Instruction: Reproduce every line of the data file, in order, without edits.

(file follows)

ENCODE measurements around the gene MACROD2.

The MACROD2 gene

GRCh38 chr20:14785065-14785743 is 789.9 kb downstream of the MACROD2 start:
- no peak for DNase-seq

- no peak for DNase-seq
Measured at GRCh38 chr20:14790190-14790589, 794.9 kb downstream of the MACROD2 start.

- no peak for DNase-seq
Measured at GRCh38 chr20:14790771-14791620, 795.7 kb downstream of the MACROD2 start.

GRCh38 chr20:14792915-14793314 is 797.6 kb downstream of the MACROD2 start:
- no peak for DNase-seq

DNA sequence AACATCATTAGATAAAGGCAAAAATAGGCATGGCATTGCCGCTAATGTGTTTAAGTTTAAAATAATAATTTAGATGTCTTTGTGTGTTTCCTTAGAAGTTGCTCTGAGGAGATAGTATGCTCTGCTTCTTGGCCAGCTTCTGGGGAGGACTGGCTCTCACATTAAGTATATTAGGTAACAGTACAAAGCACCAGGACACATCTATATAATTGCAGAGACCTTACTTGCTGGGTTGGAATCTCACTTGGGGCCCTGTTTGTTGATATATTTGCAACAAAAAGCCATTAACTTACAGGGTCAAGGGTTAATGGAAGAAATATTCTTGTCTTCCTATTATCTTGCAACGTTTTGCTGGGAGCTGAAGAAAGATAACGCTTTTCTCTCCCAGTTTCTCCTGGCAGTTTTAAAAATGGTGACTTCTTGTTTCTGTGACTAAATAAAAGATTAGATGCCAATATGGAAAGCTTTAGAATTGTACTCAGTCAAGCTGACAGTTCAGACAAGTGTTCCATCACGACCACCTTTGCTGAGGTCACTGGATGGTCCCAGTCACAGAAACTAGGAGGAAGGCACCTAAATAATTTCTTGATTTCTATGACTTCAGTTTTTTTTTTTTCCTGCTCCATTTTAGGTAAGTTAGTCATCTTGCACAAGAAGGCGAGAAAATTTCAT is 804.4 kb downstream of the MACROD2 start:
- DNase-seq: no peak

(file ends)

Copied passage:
ENCODE measurements around the gene MACROD2.

The MACROD2 gene

GRCh38 chr20:14785065-14785743 is 789.9 kb downstream of the MACROD2 start:
- no peak for DNase-seq

- no peak for DNase-seq
Measured at GRCh38 chr20:14790190-14790589, 794.9 kb downstream of the MACROD2 start.

- no peak for DNase-seq
Measured at GRCh38 chr20:14790771-14791620, 795.7 kb downstream of the MACROD2 start.

GRCh38 chr20:14792915-14793314 is 797.6 kb downstream of the MACROD2 start:
- no peak for DNase-seq

DNA sequence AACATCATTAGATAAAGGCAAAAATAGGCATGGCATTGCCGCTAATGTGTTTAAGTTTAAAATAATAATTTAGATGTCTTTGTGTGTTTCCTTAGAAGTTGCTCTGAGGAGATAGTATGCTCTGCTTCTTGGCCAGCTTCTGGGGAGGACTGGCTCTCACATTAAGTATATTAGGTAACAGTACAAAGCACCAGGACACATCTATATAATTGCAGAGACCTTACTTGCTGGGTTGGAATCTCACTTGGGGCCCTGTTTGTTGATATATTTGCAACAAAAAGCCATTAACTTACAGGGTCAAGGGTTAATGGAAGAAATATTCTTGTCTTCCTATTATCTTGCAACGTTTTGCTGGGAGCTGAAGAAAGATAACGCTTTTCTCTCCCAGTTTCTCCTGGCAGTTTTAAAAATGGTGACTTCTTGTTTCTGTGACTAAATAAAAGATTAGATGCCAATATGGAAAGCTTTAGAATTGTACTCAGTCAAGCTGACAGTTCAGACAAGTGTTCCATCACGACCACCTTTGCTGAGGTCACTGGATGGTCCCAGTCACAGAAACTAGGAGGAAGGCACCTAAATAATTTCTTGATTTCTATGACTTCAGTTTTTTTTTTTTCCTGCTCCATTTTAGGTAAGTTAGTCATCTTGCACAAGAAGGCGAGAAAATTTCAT is 804.4 kb downstream of the MACROD2 start:
- DNase-seq: no peak